No doubt Section 110 does not contain the word 'professing'. But that, in our view, cannot make any difference to the applicability of the observations of the Judicial Committee. Once the Board assumes functions under the Act whether optional or obligatory, it can call in aid the protection afforded by Section 110. Apart from the decision of the Division Bench of our own Court in we have on
this question the decision of a Division Bench of Calcutta High Court in Commissioner for the Port of Calcutta v. Kaitan Sons & Co., .
In also the charge against the Board was improperly stacking goods, without taking sufficient precautions to keep them safe from being drenched in rain, and this Court observed:
"The fulfillment of a statutory duty by the Board is not merely the literal obedience to the letter of the Act but is also the carrying on of things and matters which are incidental to and necessary for the proper and effective discharge of that duty............... We have no difficulty in holding that the defendants received and stacked the goods in the special platform in the Harbour premises purporting to discharge their statutory function in pursuance of the Act".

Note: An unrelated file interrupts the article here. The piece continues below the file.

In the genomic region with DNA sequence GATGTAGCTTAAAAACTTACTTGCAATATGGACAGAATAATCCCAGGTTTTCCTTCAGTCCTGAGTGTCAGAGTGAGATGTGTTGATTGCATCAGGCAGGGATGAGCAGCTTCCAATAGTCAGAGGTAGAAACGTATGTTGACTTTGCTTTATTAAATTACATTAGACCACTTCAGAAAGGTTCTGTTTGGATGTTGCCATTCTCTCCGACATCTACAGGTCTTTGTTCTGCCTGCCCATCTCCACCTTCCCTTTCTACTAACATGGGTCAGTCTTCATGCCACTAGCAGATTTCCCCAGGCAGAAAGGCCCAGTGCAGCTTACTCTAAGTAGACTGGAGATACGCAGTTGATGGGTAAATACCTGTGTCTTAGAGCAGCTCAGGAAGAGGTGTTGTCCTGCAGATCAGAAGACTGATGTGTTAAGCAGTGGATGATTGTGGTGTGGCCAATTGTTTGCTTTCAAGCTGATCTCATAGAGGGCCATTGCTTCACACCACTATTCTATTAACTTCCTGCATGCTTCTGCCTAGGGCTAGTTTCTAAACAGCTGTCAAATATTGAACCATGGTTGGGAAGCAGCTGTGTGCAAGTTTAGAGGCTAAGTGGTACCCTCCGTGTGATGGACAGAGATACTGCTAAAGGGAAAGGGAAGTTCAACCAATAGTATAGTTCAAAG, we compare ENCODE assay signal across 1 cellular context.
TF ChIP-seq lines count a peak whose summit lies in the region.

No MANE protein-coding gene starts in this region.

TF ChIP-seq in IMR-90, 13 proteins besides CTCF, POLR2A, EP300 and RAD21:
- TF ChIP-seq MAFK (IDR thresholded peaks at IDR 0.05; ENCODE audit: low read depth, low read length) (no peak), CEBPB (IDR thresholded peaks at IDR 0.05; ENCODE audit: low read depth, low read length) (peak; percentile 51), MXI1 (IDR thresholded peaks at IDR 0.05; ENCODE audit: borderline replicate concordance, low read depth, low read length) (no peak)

The fact that the suits now under consideration have been instituted by the insurer cannot make any difference to the applicability of Section
110. The action being in respect of a matter covered by Section 110, the protection of that section is not taken away by reason of the fact that the suit is not by the owner or consignee of the goods but by the insurer. The liability of the Board for damages is its neglect of duties as a bailee and the insurer's claim in substance is to enforce that liability. The substantial cause for the suit is the same whoever figures as the plaintiff whether it be the consignee or the insurer. The indisputability of this position becomes manifest presently when we discuss the juridical basis of the insurer's rights on his paying the assured.
21. We shall now take up the really substantial point for consideration by us, the question when time begins to run for an action like the present one by the insurer as subrogee. In though